# I Trying to understand the mistake in my logical reasoning

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1. Sep 19, 2016

### issacnewton

Hello
I am in middle on solving problem 17 from Chapter 3 of Spivak's Calculus. We have a function $f(x)$, which is a non-zero function and it obeys the following properties.
$$\forall \, x \, y \, [f(x+y) = f(x) + f(y)]$$
$$\forall \,x \, y \, \left[f(x \cdot y) = f(x)\cdot f(y)\right]$$
We have to prove that $f(x) = x$ for all x. Using the quantifier, the goal becomes
$$\forall\, x [ x \in \mathbb{R} \Longrightarrow (f(x) = x)]$$
Now here is my proof, which I am sure is not correct, but I am trying to understand my flaw.
Let $x$ be arbitrary. Assume $x \in \mathbb{R}$. Now using the first given property of f , we can see that $f(0+0) = f(0) = f(0) + f(0)$. It follows that $f(0) = 0$. Now our goal is to prove that $f(x) = x$ for some arbitrary x. I am going to try indirect proof here. Assume $f(x) \ne x$. Then due to the property of trichotomy, we have either $f(x) > x$ or $f(x) < x$. For the case 1, we will assume $f(x) > x$. Since $x$ is arbitrary, this is also valid for $x=0$. So we have
$f(0) > 0$. Since $f(0) = 0$, it follows that $0 > 0$. We reach a contradiction here, so our assumption that $f(x) > x$ is wrong. Similarly, we can prove that $f(x) \nless x$. So it must follow that $f(x) = x$. The problem with this proof is that I have proven $f(x) = x$ only with the knowledge that $f(0) = 0$. But all kinds of functions have the property that $f(0) = 0$, and it should not necessarily follow that $f(x) = x$.

I think I am using the universal quantifier in a wrong way here. Any guidance will help...

2. Sep 20, 2016

### Orodruin

Staff Emeritus
This is a logical flaw. It is enough that there exists one x for which f(x) is not equal to x. You cannot just pick 0.

3. Sep 20, 2016

### Orodruin

Staff Emeritus
In logical terms, the negation of the statement you made is:
$\exists x : f(x) \neq x$
not
$\forall x : f(x) \neq x$
The former is the one you need to show results in a contradiction in order to have a proof by contradiction.

4. Sep 20, 2016

### issacnewton

Hello Orodruin
My initial goal is $\forall\, x [x\in \mathbb{R} \Longrightarrow (f(x) = x)]$. In such case, we choose arbitrary x and then assume antecedent. So I assume tat $x \in \mathbb{R}$ and hence my new goal becomes $f(x) \ne x$. Now can't I use the method of indirect proof for this new goal ?

5. Sep 20, 2016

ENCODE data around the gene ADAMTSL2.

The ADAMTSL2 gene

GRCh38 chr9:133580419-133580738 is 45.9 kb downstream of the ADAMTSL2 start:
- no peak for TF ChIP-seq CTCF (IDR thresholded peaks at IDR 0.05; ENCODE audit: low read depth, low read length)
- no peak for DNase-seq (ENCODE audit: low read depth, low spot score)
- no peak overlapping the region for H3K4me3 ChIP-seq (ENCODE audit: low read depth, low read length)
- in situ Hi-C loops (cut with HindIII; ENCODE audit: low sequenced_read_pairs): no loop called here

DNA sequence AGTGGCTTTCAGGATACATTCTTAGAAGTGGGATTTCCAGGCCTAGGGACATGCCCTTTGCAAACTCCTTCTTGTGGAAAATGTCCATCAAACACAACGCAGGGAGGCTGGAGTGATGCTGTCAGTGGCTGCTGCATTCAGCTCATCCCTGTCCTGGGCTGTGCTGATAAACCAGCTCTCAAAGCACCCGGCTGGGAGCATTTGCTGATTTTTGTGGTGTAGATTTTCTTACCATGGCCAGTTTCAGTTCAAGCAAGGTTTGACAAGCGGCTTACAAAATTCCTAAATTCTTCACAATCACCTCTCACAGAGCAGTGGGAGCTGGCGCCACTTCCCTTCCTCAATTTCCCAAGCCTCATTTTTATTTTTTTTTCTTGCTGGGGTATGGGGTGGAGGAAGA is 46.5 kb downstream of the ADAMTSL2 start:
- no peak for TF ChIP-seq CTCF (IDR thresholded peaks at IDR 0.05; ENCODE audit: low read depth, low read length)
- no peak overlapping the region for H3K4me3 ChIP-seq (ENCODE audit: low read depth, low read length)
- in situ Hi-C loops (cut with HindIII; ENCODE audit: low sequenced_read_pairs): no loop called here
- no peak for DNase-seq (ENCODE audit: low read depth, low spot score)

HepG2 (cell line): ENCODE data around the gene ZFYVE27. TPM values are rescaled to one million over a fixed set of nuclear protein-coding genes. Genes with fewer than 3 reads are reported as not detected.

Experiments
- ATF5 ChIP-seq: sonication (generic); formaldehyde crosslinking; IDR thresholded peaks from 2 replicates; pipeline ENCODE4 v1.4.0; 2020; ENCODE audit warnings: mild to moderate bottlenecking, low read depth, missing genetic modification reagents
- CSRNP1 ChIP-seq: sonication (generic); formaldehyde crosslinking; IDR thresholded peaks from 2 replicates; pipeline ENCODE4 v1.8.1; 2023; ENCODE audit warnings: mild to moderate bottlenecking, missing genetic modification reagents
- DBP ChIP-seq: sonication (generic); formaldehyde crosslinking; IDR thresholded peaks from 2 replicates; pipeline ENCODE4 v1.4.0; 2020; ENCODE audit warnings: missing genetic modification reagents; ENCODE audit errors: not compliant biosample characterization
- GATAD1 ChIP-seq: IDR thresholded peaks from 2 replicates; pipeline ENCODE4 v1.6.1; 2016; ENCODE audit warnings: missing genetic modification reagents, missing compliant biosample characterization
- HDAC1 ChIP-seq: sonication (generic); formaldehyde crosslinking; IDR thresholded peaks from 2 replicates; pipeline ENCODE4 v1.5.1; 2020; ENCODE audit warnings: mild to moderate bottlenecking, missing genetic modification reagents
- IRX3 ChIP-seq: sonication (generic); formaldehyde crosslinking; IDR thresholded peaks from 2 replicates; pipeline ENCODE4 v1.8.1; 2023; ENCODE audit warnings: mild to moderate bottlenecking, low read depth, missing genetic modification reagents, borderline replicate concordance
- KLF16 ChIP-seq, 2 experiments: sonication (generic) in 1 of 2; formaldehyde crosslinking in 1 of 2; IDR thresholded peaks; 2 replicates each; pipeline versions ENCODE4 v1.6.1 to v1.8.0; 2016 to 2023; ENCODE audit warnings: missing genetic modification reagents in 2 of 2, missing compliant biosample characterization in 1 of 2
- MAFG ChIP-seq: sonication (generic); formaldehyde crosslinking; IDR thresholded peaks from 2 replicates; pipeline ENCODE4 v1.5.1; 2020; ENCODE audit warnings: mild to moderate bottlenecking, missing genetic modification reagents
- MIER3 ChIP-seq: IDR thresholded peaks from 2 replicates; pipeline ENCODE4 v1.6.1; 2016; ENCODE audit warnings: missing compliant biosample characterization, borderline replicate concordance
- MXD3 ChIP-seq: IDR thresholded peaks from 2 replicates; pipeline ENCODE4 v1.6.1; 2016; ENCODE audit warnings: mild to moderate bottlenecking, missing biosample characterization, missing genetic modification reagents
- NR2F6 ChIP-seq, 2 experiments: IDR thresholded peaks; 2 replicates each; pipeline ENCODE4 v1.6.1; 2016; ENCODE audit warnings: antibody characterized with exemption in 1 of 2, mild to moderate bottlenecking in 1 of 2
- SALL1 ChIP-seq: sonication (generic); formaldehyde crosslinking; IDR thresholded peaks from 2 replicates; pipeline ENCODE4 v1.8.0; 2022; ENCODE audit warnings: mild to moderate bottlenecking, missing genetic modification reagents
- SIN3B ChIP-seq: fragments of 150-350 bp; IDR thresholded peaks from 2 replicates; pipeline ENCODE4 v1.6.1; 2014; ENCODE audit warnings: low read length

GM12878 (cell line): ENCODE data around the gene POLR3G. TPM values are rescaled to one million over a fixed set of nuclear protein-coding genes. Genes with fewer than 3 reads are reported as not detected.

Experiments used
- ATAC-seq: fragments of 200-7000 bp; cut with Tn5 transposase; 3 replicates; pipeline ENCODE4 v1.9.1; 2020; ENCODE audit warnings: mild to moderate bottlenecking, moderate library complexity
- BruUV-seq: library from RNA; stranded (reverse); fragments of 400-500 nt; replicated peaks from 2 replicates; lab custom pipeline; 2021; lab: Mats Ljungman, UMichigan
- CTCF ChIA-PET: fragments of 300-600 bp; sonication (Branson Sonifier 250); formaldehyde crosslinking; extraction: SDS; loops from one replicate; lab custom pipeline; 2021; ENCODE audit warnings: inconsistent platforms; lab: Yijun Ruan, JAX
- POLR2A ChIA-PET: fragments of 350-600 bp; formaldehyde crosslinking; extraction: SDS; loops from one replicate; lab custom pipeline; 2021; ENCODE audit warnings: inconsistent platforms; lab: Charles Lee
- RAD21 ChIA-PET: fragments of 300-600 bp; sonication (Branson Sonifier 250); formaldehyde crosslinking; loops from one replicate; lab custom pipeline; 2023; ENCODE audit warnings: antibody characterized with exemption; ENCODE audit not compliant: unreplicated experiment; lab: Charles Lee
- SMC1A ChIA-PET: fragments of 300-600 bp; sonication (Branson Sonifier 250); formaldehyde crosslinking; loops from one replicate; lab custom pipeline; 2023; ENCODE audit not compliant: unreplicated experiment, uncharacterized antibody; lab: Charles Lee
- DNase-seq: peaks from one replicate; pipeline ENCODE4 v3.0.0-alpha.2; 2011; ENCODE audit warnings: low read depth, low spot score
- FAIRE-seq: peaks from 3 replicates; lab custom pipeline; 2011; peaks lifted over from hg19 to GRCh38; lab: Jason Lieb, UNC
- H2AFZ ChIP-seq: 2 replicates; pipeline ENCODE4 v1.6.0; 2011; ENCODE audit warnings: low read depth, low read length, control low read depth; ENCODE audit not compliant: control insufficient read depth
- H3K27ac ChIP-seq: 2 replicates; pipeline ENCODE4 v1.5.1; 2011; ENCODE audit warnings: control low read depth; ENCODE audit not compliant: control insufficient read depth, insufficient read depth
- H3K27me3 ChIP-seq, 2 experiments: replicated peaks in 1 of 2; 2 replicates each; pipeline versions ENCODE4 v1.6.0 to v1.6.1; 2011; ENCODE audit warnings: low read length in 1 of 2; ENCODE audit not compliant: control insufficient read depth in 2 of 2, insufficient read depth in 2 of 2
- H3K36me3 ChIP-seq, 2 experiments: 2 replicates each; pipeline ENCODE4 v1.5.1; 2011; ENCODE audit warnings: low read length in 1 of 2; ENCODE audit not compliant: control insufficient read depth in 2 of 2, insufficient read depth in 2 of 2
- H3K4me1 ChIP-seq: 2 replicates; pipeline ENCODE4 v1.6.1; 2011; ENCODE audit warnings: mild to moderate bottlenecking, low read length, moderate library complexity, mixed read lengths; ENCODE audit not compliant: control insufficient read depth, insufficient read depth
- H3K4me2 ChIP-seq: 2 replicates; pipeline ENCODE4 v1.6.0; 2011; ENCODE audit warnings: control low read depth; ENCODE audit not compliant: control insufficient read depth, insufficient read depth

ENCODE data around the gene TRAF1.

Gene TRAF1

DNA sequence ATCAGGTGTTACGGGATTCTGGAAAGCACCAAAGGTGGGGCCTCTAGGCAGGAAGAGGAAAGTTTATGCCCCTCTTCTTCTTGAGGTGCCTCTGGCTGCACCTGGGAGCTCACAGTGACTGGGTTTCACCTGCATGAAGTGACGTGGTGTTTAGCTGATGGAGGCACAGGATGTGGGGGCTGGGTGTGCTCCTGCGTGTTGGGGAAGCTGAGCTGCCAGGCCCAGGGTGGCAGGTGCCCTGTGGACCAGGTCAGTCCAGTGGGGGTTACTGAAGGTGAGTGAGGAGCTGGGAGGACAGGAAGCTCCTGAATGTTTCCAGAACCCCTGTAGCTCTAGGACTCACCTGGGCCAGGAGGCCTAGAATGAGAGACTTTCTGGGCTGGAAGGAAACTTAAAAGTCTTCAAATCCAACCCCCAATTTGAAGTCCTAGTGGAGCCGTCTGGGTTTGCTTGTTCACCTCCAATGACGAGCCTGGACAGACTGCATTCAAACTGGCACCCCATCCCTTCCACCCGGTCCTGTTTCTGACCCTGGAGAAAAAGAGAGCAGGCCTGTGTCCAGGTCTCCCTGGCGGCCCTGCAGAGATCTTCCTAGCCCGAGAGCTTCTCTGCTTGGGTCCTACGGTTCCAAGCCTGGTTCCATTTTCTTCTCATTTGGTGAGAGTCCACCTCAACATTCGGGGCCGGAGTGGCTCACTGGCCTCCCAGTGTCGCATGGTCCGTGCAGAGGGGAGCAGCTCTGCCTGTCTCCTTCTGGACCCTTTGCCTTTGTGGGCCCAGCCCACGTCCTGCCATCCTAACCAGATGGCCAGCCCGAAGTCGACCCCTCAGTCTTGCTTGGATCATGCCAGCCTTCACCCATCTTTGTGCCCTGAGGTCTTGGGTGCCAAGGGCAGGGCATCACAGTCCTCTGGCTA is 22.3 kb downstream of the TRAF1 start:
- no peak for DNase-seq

### Orodruin

Staff Emeritus
In principle, but x = 0 is not arbitrary, it is a specific choice of x. By your reasoning, you could also prove that x = x^2 for all x. It is you task to show that the existence of an x for which the statement f(x) != x leads to a contradiction. You do not get to arbitrarily assume that that x is zero.

6. Sep 20, 2016

### issacnewton

I think I am getting what you are trying to say... What university you are professor at ?

7. Sep 20, 2016

### Orodruin

Staff Emeritus
I fail to see how this is relevant for the issue at hand. Please stay on topic.

8. Sep 20, 2016

### issacnewton

Please don't get angry. I was inquiring because I liked your reasoning in mathematics but you have degree in physics.

9. Sep 20, 2016

### PeroK

He is a man of many talents.

Let me use your logic to prove something quite interesting.

Let $f$ be a function with $f(0) = 0$

I'm going to show that $f(x) = 0$ for all $x$.

Suppose not, then we have an $x$ for which $f(x) \ne 0$, but as $x$ as arbitrary this must hold for $x = 0$ hence $f(0) \ne 0$. Which is a contadiction.

So, $f(0) = 0 \ \Rightarrow \ \forall x \ f(x) = 0$

Now, where's the flaw in that?

10. Sep 20, 2016

### issacnewton

You are negating an universal quantifier and you get an existential quantifier. That gives you one particular x. This x may not be equal to zero. So we can't equate it to zero. Is that right ?

11. Sep 20, 2016

### PeroK

Yes. One way to avoid this mistake is to use $x_0, x_1$ etc. or $a, b$ for specific values of $x$ and reserve $x$ for when you mean all $x$.

So, to edit my post above:

Let $f$ be a function with $f(0) = 0$

Let's try to show that $f(x) = 0$ for all $x$.

Suppose not, then we have an $x_0$ for which $f(x_0) \ne 0$ ...

And there the attempted proof grinds to a halt. There is no reason to suppose that $x_0 = 0$. In fact, the one thing we do know is that $x_0 \ne 0$.

12. Sep 20, 2016

### issacnewton

Thanks Perok... it makes sense now. I just have a general question about the quantifiers. These quantifiers were introduced to the mathematics in 19th century. But people have been proving theorems before that too. So how would people like Gauss, Laplace, Jacobi prove those theorems. ?

13. Sep 21, 2016

### Staff: Mentor

Probably with words instead of those symbols.